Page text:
Stress fractures can occur for many different reasons; for example over training or metabolic reasons.
There are two groups of bone cells that are responsible for bone turnover. One group breaks bone down osteoclasts and the other builds it up osteoblasts. Both the bone reduction and bone production needs to be in harmony with each other when that balance is disrupted, the rate of break down overrides the rate of build-up and the bone can become weakened. This is the mechanism of osteoporosis and osteopenia as well. Typically, this occurs in the second and third toes.
Symptoms of stress fractures include tenderness over the middle or just behind the toes on the metatarsal (long foot bone), which can produce moderate swelling on the top of the foot.
Any pressure or weight bearing can be very painful, and often people will have continued pain with rest. Initial X-rays are negative because the stress fracture is so small.
A good ortho will take repeat films at three to four weeks to see if the body has started to develop a callous along that stress fracture. If that isn’t visible and pain persists, a bone scan or MRI may be warranted.
Stress fractures are best managed with ice, decreased loading or non-weight-bearing, and casting in severe cases.
The bones of the foot need to absorb external forces from our day to day life style choices like walking, running, jumping or sporting activities you may choose to partake in.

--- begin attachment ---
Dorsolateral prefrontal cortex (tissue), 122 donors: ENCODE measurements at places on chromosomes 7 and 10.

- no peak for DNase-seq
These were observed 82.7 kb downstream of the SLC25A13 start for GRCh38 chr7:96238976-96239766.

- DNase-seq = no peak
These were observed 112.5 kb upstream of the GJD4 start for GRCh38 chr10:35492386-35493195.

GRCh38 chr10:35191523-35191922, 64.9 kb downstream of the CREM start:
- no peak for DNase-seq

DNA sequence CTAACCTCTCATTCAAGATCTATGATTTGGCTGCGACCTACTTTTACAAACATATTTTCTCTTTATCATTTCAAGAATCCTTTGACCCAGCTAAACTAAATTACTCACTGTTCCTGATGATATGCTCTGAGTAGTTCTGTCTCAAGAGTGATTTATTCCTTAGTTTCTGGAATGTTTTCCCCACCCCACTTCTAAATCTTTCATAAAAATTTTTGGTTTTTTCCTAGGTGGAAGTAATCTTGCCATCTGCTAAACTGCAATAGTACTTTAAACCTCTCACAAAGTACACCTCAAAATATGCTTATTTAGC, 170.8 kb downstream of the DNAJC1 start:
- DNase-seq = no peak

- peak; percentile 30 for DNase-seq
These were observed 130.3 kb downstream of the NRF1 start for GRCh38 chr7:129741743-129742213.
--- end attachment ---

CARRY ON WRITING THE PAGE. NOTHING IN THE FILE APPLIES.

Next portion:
When considering the amount of weight or forces applied to your bones and muscle we need consider that ground reaction forces increase not only with mass but with acceleration and deceleration.
Up to 12 times the weight of the body may be generated with each step; and the bones, joints, muscles, and ligaments need to cushion the body against that force. With that in mind we can now start to understand why even a small fracture in the foot of leg can be extremely painful.
Symptoms of a stress fracture may include pain and swelling, particularly with weight bearing on the injured bone.
Stress fractures commonly occur in the following body locations:
- metatarsal bones of the foot
- navicular bone in the foot
- calcaneus (heel bone)
- tibia fibula (shin bones)
- femur (thigh bone)
Bone is normally in a balance or homeostasis (homeo= same + stasis=standing still), meaning that the natural turnover of bone cells is in balance between osteoclast activity (bone breakdown) and osteoblast activity (bone creation).
When bone is under excessive load or experiences trauma, microscopic damage can be caused.
Osteoclast cells are stimulated to absorb bone the damaged bone from the injured site. Providing sufficient time has passed before the next injury occurs, osteoblast cells produce more bone cells to heal the damaged area.
If there is not enough time for the osteoblasts to produce more bone cells in the injured area; the micro fractures can join together to form a large enough area to cause a stress fracture.